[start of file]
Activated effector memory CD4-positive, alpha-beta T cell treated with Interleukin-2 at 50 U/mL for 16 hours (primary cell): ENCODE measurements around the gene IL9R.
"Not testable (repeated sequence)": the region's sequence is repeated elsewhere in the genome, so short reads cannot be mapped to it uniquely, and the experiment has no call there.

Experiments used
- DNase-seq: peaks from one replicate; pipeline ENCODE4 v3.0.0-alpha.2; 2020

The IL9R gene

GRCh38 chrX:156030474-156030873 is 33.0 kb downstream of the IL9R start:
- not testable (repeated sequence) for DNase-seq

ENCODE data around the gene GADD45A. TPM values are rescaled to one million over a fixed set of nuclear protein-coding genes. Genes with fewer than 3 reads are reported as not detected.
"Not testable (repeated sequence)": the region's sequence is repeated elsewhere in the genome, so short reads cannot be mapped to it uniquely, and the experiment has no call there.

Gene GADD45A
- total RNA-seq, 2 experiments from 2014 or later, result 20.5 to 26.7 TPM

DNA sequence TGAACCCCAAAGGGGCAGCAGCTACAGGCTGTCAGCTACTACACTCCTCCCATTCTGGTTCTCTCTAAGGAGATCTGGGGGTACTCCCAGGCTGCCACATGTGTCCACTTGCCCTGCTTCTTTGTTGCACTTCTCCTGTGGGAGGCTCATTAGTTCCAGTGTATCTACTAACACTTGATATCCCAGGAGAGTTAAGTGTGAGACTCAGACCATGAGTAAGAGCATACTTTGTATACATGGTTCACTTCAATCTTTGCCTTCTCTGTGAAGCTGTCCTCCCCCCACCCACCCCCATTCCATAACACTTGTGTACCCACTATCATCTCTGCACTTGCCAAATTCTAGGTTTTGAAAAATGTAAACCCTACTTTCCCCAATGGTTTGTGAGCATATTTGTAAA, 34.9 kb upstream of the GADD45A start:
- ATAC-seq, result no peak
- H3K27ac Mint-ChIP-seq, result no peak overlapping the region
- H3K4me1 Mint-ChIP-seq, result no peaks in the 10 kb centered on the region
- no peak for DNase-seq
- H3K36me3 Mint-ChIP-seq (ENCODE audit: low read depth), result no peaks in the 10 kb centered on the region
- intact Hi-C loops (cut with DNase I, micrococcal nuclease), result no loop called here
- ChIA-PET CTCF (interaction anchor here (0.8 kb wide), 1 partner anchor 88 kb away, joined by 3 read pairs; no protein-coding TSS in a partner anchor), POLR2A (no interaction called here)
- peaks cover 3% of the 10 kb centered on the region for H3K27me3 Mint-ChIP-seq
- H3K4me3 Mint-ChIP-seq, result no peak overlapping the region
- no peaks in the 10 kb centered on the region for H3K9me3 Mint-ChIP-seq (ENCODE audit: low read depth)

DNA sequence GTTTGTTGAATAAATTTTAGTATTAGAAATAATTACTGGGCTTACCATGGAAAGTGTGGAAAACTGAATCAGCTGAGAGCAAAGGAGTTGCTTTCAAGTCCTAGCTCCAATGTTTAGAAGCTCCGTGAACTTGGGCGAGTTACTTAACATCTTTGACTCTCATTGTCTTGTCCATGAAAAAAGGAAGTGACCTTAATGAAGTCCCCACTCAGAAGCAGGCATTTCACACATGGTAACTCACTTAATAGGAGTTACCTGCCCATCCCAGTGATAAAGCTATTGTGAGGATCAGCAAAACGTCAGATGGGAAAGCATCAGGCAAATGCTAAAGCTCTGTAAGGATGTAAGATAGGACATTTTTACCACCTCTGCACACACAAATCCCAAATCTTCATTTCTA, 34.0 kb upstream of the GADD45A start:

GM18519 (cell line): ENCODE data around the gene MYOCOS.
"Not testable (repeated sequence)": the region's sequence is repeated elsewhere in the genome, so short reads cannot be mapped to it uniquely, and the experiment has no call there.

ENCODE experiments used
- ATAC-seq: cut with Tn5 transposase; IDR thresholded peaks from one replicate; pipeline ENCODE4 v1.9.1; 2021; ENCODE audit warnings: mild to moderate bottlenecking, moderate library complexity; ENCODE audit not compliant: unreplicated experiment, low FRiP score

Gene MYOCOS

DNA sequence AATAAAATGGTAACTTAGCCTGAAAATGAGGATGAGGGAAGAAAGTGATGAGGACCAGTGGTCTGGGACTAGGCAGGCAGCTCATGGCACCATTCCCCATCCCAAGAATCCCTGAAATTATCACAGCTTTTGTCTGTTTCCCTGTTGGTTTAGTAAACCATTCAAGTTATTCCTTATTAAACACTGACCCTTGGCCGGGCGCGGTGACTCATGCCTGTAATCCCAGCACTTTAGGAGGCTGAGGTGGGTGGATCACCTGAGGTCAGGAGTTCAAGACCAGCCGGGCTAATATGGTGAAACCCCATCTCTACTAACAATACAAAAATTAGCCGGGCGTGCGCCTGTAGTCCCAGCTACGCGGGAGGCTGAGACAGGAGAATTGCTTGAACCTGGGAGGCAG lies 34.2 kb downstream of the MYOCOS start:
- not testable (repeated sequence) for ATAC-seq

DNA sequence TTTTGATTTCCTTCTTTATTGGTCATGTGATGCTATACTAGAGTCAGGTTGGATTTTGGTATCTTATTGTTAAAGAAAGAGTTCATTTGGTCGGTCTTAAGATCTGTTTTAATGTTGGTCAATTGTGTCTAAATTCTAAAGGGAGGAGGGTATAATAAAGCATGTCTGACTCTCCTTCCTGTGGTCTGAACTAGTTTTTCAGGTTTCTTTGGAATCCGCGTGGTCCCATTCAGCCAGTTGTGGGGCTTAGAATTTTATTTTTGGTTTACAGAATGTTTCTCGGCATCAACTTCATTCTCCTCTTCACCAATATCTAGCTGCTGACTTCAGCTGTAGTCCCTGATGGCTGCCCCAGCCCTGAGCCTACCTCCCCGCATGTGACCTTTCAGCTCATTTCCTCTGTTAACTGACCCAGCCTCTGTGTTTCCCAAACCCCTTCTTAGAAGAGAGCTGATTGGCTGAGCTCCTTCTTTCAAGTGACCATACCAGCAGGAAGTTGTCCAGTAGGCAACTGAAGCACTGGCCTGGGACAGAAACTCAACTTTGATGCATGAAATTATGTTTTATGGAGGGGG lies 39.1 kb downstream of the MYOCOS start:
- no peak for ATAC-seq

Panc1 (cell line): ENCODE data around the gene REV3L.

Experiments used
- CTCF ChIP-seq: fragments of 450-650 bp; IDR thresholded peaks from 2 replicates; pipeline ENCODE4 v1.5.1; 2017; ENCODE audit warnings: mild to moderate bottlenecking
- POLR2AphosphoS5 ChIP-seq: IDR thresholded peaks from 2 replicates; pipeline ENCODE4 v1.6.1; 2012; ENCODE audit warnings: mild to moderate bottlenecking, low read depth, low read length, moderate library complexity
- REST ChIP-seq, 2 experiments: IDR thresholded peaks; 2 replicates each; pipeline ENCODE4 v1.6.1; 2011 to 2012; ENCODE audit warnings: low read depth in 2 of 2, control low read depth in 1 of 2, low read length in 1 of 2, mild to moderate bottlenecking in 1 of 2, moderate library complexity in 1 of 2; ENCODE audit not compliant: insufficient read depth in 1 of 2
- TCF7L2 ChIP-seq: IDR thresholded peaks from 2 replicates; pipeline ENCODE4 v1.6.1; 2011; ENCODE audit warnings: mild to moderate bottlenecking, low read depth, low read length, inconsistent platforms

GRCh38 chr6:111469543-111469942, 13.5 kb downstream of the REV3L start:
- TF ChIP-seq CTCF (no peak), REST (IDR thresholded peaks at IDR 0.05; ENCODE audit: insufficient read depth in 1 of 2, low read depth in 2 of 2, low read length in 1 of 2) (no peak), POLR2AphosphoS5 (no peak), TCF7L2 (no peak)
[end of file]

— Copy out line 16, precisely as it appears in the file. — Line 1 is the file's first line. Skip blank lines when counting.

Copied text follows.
- no peak for DNase-seq